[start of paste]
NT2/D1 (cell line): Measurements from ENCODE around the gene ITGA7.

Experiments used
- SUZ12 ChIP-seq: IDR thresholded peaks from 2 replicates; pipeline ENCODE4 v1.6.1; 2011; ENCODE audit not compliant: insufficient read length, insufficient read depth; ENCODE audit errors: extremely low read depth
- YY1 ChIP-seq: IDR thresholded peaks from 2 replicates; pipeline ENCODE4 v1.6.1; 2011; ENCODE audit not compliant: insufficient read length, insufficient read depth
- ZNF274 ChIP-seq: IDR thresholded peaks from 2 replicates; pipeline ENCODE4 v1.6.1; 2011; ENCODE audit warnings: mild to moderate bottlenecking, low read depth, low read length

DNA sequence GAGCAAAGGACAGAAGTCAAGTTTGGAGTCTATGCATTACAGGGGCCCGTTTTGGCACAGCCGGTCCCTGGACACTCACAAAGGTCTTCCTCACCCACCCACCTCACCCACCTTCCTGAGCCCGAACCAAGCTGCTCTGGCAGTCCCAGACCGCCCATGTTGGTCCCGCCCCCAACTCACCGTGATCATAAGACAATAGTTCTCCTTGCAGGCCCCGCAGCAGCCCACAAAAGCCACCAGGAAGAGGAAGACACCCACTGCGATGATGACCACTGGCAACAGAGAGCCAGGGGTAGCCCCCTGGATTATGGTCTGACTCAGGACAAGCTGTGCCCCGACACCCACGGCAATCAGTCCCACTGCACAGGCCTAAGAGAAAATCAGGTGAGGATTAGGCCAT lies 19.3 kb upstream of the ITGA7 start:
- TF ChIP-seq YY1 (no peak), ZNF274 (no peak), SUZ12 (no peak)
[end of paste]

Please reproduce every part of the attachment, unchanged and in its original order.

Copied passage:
NT2/D1 (cell line): Measurements from ENCODE around the gene ITGA7.

Experiments used
- SUZ12 ChIP-seq: IDR thresholded peaks from 2 replicates; pipeline ENCODE4 v1.6.1; 2011; ENCODE audit not compliant: insufficient read length, insufficient read depth; ENCODE audit errors: extremely low read depth
- YY1 ChIP-seq: IDR thresholded peaks from 2 replicates; pipeline ENCODE4 v1.6.1; 2011; ENCODE audit not compliant: insufficient read length, insufficient read depth
- ZNF274 ChIP-seq: IDR thresholded peaks from 2 replicates; pipeline ENCODE4 v1.6.1; 2011; ENCODE audit warnings: mild to moderate bottlenecking, low read depth, low read length

DNA sequence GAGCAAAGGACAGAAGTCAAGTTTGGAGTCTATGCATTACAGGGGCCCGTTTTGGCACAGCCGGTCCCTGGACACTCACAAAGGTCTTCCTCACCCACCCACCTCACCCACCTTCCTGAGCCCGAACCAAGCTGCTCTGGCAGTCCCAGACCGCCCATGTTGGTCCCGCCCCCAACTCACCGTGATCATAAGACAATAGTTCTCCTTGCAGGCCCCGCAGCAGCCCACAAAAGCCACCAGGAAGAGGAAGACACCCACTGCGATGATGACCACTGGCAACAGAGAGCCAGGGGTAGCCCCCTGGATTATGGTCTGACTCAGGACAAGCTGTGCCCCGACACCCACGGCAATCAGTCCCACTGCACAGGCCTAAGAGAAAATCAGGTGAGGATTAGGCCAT lies 19.3 kb upstream of the ITGA7 start:
- TF ChIP-seq YY1 (no peak), ZNF274 (no peak), SUZ12 (no peak)